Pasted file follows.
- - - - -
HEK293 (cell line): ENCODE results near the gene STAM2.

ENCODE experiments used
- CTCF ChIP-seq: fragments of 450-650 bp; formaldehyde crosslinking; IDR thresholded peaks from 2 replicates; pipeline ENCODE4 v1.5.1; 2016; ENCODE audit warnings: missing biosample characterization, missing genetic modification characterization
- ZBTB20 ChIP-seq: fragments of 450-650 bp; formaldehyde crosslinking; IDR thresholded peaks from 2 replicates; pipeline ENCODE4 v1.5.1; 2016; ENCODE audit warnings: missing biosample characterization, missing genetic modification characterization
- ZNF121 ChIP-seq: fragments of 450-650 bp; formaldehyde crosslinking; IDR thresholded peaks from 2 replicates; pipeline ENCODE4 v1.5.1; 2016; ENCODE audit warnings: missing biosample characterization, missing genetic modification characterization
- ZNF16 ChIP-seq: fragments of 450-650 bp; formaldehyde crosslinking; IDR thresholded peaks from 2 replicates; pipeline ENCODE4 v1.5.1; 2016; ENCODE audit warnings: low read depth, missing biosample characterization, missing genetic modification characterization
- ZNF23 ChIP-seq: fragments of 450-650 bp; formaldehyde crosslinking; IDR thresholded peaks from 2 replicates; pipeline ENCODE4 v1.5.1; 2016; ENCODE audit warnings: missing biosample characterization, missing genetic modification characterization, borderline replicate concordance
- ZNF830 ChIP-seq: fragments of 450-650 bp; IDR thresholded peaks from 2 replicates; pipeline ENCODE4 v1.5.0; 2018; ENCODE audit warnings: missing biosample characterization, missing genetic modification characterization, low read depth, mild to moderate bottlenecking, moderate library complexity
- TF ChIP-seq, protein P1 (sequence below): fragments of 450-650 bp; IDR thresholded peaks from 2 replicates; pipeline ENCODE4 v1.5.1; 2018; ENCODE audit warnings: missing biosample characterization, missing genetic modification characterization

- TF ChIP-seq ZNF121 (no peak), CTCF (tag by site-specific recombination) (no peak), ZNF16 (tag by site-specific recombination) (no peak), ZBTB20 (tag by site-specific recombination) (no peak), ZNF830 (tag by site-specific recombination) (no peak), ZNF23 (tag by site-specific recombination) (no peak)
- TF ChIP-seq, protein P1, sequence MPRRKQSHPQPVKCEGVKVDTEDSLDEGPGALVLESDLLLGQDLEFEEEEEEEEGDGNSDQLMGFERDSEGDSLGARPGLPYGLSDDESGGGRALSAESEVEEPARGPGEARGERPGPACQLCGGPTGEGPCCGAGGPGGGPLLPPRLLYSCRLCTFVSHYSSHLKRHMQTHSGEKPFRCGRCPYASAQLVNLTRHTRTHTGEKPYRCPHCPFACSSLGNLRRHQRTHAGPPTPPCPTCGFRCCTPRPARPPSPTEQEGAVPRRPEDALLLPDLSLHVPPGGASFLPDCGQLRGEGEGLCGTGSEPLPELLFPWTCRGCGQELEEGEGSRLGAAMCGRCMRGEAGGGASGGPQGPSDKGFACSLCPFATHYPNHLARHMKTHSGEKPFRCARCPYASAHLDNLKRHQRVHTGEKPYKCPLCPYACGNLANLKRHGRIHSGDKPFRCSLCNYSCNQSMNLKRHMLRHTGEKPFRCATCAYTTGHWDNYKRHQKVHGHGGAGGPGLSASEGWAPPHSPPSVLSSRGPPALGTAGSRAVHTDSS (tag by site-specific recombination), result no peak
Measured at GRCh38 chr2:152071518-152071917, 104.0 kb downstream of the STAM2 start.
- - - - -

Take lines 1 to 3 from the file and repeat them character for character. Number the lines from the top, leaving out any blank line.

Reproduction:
HEK293 (cell line): ENCODE results near the gene STAM2.

ENCODE experiments used
- CTCF ChIP-seq: fragments of 450-650 bp; formaldehyde crosslinking; IDR thresholded peaks from 2 replicates; pipeline ENCODE4 v1.5.1; 2016; ENCODE audit warnings: missing biosample characterization, missing genetic modification characterization